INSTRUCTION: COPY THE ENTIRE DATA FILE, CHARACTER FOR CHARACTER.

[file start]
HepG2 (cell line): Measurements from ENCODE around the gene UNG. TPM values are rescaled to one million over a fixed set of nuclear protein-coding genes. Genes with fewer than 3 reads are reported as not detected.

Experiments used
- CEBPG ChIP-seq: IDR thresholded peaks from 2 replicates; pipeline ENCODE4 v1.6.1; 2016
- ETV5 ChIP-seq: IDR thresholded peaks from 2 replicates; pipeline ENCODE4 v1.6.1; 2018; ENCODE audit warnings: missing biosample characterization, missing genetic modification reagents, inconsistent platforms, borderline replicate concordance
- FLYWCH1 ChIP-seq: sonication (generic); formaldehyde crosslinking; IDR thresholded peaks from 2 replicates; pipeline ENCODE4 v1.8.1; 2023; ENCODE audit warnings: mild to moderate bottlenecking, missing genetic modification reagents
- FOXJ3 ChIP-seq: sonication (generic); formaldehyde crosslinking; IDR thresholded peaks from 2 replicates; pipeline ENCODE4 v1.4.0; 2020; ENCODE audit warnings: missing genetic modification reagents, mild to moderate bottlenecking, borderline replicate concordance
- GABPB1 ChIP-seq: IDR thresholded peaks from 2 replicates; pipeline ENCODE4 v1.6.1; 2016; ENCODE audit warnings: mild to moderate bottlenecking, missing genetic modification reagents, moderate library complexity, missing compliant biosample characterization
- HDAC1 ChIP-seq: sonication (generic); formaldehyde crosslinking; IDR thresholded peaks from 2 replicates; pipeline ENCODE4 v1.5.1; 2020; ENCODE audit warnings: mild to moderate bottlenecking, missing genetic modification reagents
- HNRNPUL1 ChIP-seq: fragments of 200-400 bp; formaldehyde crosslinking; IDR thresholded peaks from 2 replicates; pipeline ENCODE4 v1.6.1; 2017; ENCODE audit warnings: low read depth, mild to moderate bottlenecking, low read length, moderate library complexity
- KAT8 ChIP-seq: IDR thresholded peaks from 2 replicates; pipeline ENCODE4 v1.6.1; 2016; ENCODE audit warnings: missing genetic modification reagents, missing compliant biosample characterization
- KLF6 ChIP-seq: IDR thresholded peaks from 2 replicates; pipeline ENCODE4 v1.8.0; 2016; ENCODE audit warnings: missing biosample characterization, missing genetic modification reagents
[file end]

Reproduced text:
HepG2 (cell line): Measurements from ENCODE around the gene UNG. TPM values are rescaled to one million over a fixed set of nuclear protein-coding genes. Genes with fewer than 3 reads are reported as not detected.

Experiments used
- CEBPG ChIP-seq: IDR thresholded peaks from 2 replicates; pipeline ENCODE4 v1.6.1; 2016
- ETV5 ChIP-seq: IDR thresholded peaks from 2 replicates; pipeline ENCODE4 v1.6.1; 2018; ENCODE audit warnings: missing biosample characterization, missing genetic modification reagents, inconsistent platforms, borderline replicate concordance
- FLYWCH1 ChIP-seq: sonication (generic); formaldehyde crosslinking; IDR thresholded peaks from 2 replicates; pipeline ENCODE4 v1.8.1; 2023; ENCODE audit warnings: mild to moderate bottlenecking, missing genetic modification reagents
- FOXJ3 ChIP-seq: sonication (generic); formaldehyde crosslinking; IDR thresholded peaks from 2 replicates; pipeline ENCODE4 v1.4.0; 2020; ENCODE audit warnings: missing genetic modification reagents, mild to moderate bottlenecking, borderline replicate concordance
- GABPB1 ChIP-seq: IDR thresholded peaks from 2 replicates; pipeline ENCODE4 v1.6.1; 2016; ENCODE audit warnings: mild to moderate bottlenecking, missing genetic modification reagents, moderate library complexity, missing compliant biosample characterization
- HDAC1 ChIP-seq: sonication (generic); formaldehyde crosslinking; IDR thresholded peaks from 2 replicates; pipeline ENCODE4 v1.5.1; 2020; ENCODE audit warnings: mild to moderate bottlenecking, missing genetic modification reagents
- HNRNPUL1 ChIP-seq: fragments of 200-400 bp; formaldehyde crosslinking; IDR thresholded peaks from 2 replicates; pipeline ENCODE4 v1.6.1; 2017; ENCODE audit warnings: low read depth, mild to moderate bottlenecking, low read length, moderate library complexity
- KAT8 ChIP-seq: IDR thresholded peaks from 2 replicates; pipeline ENCODE4 v1.6.1; 2016; ENCODE audit warnings: missing genetic modification reagents, missing compliant biosample characterization
- KLF6 ChIP-seq: IDR thresholded peaks from 2 replicates; pipeline ENCODE4 v1.8.0; 2016; ENCODE audit warnings: missing biosample characterization, missing genetic modification reagents